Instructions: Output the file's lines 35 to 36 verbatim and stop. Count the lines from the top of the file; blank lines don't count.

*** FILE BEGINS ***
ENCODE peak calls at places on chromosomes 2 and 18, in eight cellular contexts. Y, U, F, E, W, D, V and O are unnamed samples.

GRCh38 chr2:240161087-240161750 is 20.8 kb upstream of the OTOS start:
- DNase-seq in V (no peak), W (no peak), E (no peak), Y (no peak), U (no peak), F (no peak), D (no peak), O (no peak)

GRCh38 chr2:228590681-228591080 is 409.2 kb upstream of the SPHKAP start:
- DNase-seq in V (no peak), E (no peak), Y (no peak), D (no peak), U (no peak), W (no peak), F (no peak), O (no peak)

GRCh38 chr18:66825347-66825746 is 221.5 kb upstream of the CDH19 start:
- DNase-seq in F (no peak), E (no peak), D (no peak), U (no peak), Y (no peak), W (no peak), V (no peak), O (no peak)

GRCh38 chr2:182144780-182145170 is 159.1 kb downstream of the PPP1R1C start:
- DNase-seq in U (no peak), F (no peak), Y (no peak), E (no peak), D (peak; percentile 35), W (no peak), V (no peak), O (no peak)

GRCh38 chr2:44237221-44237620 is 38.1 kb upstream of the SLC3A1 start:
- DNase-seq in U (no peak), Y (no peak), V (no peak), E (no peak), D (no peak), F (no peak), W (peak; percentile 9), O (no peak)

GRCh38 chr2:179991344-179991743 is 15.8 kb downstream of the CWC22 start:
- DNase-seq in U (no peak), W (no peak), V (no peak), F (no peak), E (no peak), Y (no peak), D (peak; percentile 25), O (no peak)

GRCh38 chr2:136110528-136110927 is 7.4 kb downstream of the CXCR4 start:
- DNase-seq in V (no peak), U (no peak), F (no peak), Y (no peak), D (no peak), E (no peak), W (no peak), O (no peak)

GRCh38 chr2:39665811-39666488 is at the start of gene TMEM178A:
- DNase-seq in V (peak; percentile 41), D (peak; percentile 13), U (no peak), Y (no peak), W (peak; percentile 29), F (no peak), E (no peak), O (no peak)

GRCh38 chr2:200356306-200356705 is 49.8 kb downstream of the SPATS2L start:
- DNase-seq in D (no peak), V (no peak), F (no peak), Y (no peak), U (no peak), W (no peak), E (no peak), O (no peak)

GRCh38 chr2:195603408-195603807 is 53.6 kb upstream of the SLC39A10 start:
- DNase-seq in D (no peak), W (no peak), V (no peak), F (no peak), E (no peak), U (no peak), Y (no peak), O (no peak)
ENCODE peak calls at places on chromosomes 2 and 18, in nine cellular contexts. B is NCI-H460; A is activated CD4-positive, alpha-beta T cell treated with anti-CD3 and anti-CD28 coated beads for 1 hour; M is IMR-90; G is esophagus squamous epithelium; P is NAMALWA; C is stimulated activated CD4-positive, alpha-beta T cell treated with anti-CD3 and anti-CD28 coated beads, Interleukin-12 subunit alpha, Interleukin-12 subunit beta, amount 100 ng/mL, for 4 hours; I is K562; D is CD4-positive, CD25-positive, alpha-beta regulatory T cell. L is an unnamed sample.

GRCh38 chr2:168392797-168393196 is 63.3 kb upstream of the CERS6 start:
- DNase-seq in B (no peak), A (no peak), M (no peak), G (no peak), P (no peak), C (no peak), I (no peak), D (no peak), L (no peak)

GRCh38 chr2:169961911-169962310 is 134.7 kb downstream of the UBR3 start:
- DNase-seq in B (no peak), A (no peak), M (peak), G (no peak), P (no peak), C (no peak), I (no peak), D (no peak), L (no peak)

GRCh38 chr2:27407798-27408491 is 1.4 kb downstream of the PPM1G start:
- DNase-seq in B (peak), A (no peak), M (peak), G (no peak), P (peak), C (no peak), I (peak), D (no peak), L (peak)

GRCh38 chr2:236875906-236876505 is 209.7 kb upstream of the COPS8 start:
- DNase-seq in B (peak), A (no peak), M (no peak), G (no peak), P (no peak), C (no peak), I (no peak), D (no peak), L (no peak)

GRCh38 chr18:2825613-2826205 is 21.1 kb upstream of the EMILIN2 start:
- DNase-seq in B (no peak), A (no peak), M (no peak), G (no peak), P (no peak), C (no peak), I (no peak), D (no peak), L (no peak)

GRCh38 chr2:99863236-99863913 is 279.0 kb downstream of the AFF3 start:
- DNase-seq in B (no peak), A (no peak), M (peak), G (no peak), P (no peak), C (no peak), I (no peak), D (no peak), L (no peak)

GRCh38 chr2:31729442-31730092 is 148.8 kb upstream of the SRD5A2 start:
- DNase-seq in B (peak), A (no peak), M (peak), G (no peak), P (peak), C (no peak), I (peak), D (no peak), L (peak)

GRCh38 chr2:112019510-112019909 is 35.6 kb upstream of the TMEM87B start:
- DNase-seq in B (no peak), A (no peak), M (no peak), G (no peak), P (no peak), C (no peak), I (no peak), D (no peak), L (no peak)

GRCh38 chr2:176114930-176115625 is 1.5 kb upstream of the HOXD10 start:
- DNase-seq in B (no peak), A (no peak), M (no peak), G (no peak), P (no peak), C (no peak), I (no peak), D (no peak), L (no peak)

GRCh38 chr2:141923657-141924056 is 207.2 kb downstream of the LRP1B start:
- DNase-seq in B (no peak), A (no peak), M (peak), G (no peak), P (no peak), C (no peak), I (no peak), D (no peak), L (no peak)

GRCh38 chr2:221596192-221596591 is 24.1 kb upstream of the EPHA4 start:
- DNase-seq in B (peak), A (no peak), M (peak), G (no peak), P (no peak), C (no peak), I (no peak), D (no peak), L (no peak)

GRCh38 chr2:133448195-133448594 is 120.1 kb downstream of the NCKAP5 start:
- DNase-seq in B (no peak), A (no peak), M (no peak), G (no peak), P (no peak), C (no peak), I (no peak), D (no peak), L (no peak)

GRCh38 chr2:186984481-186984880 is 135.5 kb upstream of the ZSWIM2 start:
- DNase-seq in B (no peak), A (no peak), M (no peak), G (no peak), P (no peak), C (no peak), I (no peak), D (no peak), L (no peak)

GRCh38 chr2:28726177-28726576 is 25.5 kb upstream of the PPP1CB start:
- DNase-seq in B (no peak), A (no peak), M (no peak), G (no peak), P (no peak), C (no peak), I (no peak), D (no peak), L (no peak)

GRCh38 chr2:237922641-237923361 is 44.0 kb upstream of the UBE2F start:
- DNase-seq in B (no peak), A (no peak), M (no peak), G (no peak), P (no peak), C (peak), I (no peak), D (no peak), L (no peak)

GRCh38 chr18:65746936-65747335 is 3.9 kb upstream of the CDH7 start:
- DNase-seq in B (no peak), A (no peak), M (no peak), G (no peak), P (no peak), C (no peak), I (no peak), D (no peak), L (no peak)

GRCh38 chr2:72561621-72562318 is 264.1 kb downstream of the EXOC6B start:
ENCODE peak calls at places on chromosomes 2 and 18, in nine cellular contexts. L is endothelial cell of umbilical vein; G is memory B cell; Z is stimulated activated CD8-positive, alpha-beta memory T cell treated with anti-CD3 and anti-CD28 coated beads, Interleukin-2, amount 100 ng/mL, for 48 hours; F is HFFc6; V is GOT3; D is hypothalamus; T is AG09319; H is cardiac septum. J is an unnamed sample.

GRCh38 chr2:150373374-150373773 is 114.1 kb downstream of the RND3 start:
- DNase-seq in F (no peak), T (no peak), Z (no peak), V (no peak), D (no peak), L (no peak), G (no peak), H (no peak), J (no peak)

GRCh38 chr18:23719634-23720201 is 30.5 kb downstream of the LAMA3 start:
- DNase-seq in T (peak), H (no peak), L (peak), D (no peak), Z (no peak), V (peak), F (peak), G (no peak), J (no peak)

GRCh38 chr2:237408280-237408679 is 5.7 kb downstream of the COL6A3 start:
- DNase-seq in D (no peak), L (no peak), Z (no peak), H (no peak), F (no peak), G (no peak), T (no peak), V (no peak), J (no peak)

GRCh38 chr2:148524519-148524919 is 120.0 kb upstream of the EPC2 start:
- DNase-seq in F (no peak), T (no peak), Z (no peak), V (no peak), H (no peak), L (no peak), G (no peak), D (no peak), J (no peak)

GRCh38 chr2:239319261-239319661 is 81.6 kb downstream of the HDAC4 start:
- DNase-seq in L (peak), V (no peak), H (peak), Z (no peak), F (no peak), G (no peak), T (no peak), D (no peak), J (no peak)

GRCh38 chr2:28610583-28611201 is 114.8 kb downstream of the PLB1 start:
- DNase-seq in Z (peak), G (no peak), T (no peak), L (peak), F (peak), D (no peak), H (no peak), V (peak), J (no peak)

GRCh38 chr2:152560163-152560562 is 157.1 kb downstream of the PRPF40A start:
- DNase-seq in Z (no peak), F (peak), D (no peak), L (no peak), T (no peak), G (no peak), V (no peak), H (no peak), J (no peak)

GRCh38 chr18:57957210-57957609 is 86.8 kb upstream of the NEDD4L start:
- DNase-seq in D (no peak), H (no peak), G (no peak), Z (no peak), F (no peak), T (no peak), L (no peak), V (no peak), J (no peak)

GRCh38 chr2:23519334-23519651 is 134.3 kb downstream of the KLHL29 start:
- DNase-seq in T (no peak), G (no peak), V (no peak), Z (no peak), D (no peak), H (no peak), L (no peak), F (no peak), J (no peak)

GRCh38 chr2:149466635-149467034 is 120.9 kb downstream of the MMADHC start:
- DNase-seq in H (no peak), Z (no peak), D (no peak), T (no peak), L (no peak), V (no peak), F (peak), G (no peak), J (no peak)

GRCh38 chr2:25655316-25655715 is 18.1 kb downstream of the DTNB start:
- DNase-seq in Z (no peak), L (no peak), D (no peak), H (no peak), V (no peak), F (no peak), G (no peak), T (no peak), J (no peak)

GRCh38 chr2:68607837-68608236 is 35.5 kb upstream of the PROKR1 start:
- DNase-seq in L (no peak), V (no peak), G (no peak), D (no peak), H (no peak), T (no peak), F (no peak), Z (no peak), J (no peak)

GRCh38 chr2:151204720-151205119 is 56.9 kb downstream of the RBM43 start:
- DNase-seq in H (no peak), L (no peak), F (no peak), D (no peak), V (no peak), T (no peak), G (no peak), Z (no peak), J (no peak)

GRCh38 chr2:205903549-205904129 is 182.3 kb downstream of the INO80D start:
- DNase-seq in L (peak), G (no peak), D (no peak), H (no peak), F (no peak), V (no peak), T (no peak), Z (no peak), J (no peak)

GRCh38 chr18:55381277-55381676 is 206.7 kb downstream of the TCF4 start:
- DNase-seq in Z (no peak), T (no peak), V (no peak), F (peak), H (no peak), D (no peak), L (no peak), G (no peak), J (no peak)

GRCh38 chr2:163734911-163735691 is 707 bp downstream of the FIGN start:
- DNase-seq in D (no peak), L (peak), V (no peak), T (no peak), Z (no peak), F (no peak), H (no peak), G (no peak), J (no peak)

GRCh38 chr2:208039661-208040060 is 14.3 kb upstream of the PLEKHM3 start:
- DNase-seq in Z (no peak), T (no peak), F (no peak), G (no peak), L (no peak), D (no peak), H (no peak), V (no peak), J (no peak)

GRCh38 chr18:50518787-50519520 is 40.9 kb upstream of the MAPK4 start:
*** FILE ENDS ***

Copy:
GRCh38 chr2:31729442-31730092 is 148.8 kb upstream of the SRD5A2 start:
- DNase-seq in B (peak), A (no peak), M (peak), G (no peak), P (peak), C (no peak), I (peak), D (no peak), L (peak)